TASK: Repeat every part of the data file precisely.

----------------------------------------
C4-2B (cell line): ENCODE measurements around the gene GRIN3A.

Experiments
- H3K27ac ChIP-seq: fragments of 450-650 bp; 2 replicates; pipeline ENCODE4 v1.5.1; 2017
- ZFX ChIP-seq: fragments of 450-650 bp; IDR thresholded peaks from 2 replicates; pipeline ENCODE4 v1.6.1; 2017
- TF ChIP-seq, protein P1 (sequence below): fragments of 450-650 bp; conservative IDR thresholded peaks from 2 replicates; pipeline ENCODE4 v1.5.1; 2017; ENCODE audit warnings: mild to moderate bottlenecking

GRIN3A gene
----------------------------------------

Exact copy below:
C4-2B (cell line): ENCODE measurements around the gene GRIN3A.

Experiments
- H3K27ac ChIP-seq: fragments of 450-650 bp; 2 replicates; pipeline ENCODE4 v1.5.1; 2017
- ZFX ChIP-seq: fragments of 450-650 bp; IDR thresholded peaks from 2 replicates; pipeline ENCODE4 v1.6.1; 2017
- TF ChIP-seq, protein P1 (sequence below): fragments of 450-650 bp; conservative IDR thresholded peaks from 2 replicates; pipeline ENCODE4 v1.5.1; 2017; ENCODE audit warnings: mild to moderate bottlenecking

GRIN3A gene